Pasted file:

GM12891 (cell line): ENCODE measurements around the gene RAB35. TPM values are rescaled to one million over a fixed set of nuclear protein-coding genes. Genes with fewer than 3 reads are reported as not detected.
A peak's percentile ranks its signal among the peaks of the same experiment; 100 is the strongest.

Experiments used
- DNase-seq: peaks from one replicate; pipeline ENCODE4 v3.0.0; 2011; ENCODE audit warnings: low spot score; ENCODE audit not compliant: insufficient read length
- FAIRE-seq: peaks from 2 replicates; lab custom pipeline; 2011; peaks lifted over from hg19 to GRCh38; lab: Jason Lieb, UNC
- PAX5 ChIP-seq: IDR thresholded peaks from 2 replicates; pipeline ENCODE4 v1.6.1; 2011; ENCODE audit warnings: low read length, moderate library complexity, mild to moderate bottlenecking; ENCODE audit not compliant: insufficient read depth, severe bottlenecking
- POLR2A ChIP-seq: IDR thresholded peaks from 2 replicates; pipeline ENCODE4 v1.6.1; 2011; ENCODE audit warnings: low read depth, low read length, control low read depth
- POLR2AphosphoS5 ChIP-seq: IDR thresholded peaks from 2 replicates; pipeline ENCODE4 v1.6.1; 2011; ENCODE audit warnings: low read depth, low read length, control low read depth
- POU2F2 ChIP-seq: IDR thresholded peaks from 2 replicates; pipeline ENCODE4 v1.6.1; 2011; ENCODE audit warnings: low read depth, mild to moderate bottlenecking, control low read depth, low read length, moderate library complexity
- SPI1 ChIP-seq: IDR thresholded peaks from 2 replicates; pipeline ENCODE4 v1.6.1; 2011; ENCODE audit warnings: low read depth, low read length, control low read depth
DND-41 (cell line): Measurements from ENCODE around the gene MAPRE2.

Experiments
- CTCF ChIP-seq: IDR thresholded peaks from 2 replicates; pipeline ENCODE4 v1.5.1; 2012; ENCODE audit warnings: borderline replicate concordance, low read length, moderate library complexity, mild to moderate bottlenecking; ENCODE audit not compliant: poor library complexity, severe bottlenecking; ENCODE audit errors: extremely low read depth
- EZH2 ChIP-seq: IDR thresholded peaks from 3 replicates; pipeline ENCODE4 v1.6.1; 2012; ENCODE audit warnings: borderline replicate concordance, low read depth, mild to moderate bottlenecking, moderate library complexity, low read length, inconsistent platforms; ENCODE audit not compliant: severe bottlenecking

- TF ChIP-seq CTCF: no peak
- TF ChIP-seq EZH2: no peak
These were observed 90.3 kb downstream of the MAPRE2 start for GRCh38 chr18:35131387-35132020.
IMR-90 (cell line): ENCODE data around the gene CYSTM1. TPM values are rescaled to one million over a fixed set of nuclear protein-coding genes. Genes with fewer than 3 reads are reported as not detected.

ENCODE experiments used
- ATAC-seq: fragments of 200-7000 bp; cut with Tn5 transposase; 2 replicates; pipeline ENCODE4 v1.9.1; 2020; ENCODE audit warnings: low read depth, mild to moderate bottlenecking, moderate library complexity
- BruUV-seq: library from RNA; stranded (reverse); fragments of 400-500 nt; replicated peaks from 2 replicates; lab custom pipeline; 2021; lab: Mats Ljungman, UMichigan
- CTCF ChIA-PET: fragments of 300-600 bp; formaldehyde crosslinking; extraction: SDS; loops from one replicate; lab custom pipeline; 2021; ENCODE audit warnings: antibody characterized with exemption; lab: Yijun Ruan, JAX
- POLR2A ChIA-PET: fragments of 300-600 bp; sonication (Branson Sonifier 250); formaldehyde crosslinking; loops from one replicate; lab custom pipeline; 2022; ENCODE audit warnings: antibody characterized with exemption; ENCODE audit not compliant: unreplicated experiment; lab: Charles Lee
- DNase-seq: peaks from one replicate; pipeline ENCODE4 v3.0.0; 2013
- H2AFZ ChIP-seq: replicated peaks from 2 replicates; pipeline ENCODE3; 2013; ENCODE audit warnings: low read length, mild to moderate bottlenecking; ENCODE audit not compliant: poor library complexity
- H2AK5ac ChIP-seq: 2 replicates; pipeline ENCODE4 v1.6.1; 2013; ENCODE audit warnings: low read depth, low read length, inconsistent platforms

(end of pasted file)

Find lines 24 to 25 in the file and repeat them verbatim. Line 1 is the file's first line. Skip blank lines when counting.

- DNase-seq: peaks from one replicate; pipeline ENCODE4 v3.0.0; 2013
- H2AFZ ChIP-seq: replicated peaks from 2 replicates; pipeline ENCODE3; 2013; ENCODE audit warnings: low read length, mild to moderate bottlenecking; ENCODE audit not compliant: poor library complexity